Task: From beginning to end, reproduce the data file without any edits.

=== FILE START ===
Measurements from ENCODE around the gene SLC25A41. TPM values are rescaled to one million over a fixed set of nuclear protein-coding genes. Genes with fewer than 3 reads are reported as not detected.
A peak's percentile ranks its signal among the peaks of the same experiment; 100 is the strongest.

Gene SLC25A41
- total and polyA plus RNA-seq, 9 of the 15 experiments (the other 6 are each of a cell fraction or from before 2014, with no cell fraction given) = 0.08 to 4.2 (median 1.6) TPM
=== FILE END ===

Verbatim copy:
Measurements from ENCODE around the gene SLC25A41. TPM values are rescaled to one million over a fixed set of nuclear protein-coding genes. Genes with fewer than 3 reads are reported as not detected.
A peak's percentile ranks its signal among the peaks of the same experiment; 100 is the strongest.

Gene SLC25A41
- total and polyA plus RNA-seq, 9 of the 15 experiments (the other 6 are each of a cell fraction or from before 2014, with no cell fraction given) = 0.08 to 4.2 (median 1.6) TPM